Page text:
According to Carter, these populations are children; the hungry; the homeless; people who have been traumatized, trafficked or imprisoned; and people that are overcoming incredible challenges and need support from the community around them to sort things out and get back on their feet legally, emotionally or spiritually. While Carter started with a focus on military veterans, she realized she had the bandwidth to help so many more people.

Carolina Cause Communications was founded with Psalm 82:3-4 in mind:

Defend the weak and the fatherless, uphold the cause of the poor and the oppressed, rescue the weak and the needy, deliver them from the hand of the wicked.

After discovering the psalm, Carter realized there were already people and nonprofits around the world aiming to help the weak, fatherless, poor and oppressed, but recognized the lack of tools available to them.

"They really need help in knowing how to more effectively communicate to their target audiences and how to compose their message in a way that’s memorable and attention-getting, and issues a call to action that people will respond to so that the end result is that the vulnerable person is helped in the end," Carter said. "There’s a huge gap between the good that [nonprofits are] doing and the impact that we can have, and it’s called communication.”

This is not the first time Carter has landed on APPLES' radar. In Fall 2018, Carter launched a new "MEJO 490: Special Topics in Mass Communication" section titled "Cause Communications" through APPLES' Service-Learning Course Development Grant. Funded with $5000, Carter developed the course to teach public relations in a way that would benefit nonprofits and APPLES' clients, leading to student-run workshops in the Carrboro community. The course will be offered again in Fall 2019 on Tuesdays and Thursdays at 11 a.m.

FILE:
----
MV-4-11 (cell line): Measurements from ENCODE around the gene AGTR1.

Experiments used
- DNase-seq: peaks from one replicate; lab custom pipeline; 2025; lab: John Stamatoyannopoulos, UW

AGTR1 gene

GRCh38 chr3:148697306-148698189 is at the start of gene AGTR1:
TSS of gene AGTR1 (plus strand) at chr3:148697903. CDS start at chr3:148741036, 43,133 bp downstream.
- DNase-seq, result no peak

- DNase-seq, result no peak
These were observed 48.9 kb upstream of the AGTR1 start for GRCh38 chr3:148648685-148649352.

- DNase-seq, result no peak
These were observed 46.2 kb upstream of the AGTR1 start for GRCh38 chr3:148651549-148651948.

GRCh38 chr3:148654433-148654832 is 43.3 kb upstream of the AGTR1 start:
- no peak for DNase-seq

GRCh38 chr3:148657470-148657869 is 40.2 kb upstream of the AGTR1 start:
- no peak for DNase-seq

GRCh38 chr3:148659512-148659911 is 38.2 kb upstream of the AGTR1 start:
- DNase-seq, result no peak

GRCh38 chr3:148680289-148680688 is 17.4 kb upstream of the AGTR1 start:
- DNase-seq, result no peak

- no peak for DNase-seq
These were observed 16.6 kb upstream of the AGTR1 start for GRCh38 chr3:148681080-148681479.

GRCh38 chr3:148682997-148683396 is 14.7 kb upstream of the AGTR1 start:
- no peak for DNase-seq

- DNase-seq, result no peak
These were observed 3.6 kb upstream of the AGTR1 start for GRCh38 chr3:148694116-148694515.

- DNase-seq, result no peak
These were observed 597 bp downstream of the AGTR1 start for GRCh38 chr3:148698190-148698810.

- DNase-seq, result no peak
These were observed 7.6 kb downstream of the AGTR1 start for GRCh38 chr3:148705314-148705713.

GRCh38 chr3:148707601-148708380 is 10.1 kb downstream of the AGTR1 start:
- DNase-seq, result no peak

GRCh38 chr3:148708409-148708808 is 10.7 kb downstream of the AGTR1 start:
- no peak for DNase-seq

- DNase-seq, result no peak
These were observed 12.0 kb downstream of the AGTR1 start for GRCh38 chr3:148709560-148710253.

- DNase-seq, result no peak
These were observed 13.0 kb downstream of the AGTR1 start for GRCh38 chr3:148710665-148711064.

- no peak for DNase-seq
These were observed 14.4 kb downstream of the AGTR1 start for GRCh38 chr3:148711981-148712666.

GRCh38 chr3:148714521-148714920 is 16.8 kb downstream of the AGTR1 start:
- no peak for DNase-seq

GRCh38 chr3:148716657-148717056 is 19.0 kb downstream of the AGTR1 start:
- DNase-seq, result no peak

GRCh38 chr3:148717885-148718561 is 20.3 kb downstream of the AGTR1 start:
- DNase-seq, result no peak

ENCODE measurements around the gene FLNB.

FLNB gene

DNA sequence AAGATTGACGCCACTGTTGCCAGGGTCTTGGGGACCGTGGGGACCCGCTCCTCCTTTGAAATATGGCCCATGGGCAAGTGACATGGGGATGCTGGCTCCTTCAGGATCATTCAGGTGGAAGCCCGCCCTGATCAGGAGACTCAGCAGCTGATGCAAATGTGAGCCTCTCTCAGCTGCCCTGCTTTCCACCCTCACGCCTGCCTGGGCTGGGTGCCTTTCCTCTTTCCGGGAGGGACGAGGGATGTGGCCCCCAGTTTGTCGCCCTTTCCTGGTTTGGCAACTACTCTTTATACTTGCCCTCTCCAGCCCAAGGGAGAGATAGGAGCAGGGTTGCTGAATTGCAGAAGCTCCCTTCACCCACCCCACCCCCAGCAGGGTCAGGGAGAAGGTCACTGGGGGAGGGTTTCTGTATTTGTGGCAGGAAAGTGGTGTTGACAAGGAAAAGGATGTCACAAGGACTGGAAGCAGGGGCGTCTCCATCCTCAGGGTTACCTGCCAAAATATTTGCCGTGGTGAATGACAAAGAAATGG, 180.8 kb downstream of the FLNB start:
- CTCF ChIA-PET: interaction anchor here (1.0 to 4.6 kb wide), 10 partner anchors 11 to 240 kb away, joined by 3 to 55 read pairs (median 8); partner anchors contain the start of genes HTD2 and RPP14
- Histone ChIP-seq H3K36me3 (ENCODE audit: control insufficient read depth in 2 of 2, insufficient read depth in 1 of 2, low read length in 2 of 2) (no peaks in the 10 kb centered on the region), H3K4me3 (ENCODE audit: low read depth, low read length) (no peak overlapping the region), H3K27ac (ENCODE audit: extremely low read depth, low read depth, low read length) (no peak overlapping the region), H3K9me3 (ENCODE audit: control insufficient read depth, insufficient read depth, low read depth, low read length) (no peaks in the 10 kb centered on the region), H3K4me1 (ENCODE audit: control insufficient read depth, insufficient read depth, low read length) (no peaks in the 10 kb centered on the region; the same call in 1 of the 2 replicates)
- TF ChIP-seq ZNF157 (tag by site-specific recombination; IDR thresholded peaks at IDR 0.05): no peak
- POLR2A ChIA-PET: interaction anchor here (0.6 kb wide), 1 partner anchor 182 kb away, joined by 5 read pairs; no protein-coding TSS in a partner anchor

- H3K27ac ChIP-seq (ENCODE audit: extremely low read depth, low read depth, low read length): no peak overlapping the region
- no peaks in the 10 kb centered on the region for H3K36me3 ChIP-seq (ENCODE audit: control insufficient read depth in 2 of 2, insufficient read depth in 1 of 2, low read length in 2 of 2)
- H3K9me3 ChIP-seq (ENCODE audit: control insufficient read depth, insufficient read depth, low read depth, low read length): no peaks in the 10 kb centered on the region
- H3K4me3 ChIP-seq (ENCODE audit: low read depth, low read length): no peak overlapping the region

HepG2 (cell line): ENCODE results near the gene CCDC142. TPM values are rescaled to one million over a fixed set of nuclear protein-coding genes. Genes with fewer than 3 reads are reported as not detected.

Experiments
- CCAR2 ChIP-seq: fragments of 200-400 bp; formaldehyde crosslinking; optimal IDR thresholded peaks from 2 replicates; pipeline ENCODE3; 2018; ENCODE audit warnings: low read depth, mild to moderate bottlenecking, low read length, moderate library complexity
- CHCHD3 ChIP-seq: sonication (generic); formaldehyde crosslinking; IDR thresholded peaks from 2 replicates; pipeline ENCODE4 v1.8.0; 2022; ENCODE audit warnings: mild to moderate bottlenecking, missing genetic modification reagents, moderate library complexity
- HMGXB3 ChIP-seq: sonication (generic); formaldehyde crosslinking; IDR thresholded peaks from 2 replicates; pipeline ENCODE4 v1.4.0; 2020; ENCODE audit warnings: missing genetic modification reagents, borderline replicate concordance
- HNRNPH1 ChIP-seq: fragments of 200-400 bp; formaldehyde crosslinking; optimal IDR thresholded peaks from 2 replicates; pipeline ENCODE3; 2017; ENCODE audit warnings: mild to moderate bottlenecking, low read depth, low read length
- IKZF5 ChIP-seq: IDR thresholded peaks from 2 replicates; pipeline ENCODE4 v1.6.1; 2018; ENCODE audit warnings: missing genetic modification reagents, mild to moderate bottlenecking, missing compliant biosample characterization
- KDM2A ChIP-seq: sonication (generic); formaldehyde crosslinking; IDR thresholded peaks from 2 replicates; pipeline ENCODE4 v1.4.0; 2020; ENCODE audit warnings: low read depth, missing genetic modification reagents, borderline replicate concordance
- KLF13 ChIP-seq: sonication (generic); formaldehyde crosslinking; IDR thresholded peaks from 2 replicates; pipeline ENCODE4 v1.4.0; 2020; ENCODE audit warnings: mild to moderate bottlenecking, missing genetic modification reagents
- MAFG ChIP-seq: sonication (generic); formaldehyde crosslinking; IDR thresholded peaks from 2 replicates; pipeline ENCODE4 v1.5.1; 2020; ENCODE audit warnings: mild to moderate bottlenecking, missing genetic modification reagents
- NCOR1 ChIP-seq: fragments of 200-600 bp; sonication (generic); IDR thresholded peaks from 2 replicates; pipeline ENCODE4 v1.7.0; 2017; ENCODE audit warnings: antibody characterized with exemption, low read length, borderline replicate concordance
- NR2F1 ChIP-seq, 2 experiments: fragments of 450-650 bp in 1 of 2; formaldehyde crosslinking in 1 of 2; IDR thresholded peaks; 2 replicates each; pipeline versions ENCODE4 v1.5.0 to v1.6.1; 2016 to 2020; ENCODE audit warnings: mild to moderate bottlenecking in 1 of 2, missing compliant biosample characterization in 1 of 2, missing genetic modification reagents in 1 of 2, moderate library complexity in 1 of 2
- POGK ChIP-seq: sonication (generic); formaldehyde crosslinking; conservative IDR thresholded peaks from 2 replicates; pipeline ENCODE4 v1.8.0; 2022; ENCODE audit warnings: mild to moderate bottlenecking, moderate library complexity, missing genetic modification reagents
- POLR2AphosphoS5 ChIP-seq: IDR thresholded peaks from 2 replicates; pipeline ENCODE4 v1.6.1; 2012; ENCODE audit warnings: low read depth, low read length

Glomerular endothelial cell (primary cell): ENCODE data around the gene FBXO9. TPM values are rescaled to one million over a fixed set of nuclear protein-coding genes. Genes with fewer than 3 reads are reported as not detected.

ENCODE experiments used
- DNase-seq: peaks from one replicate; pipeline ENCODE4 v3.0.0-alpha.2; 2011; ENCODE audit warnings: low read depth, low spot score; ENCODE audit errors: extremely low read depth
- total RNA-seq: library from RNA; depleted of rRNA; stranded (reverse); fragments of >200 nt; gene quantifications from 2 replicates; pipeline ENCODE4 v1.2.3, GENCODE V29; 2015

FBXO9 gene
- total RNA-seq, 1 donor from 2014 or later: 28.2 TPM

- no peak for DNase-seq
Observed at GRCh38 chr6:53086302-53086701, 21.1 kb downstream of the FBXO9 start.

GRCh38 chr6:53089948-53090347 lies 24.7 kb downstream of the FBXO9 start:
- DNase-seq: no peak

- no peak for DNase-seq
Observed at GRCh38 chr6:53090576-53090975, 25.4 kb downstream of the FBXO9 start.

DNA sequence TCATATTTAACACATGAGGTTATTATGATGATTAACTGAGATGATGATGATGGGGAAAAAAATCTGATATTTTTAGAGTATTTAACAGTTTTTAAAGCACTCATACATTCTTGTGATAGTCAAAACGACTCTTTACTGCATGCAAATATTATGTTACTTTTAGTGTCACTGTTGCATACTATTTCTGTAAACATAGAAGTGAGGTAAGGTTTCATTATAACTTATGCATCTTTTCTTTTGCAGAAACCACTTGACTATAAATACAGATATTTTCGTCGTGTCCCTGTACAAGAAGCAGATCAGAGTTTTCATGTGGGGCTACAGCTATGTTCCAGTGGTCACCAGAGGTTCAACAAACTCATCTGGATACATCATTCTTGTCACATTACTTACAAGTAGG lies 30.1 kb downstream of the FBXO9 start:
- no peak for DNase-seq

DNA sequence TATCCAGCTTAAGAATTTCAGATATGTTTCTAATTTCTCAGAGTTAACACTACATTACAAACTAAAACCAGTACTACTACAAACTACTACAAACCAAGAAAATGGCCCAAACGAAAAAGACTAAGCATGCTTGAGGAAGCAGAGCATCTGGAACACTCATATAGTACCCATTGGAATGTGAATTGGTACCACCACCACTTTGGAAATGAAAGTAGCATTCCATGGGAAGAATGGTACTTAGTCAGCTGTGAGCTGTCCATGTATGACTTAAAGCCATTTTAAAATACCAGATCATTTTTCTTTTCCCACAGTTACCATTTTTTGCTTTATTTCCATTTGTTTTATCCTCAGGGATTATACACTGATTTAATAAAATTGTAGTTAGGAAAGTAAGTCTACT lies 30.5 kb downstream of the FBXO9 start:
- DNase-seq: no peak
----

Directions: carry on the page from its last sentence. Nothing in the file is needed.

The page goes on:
Carter has taught service-learning courses for six years with the Hussman School, working directly or indirectly with roughly 60 nonprofits in the local area.

“I was really stunned," Carter said when asked how she reacted to the award announcement. "It was Christmas break, and I was standing in the kitchen just catching up on email, and I saw an email that I thought was spam. But then I opened it and saw that it was addressed to me, and I read about the award, and I just did a happy dance."

Carter quickly redirected the attention onto the other faculty members who helped her throughout her service with APPLES.

"I wouldn’t have realized this moment ... I wouldn’t have experienced this moment had it not been for a lot of other people in my department who really believed in me and gave me a chance. People like Chris Roush, Lois Boynton and Charlie Tuggle who saw potential and encouraged me. I don’t see it as just me winning, I see it as our team winning."

Carter's win is representative of the hard work and dedication to service-learning by all of UNC's faculty members. Each media and journalism course involved with APPLES, whether it's "MEJO 332: Public Relations Writing" or Carter's own MEJO 490 section, puts the Hussman School one step closer to bridging that gap and providing applicable communication strategies to the local nonprofit community.

The awards will be given during the APPLES Community Celebration on Friday, March 29, from noon to 2 p.m.